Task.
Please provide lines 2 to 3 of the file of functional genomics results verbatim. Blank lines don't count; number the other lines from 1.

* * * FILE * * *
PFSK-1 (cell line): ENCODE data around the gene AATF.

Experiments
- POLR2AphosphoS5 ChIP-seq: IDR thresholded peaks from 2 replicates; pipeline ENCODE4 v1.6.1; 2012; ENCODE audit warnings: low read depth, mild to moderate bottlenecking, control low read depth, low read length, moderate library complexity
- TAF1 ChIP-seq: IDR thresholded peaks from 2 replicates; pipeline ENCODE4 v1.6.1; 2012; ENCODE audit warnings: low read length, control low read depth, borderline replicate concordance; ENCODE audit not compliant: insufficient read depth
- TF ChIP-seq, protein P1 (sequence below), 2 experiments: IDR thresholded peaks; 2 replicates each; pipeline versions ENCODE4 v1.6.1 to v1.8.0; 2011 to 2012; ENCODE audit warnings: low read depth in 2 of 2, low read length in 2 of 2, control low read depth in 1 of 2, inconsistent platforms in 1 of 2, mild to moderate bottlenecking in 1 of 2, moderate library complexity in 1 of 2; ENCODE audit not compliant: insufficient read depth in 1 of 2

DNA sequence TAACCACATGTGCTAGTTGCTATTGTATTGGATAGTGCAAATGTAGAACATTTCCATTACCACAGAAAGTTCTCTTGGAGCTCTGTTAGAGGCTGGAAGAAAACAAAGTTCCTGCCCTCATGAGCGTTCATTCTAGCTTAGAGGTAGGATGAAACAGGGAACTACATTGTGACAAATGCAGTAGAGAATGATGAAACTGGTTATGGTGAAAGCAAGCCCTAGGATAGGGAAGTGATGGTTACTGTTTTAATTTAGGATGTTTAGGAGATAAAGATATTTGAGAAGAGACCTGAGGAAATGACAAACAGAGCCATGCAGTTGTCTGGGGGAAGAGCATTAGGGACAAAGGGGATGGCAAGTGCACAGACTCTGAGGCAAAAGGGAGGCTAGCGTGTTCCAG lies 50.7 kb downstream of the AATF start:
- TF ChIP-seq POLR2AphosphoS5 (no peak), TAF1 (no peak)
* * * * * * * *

Experiments
- POLR2AphosphoS5 ChIP-seq: IDR thresholded peaks from 2 replicates; pipeline ENCODE4 v1.6.1; 2012; ENCODE audit warnings: low read depth, mild to moderate bottlenecking, control low read depth, low read length, moderate library complexity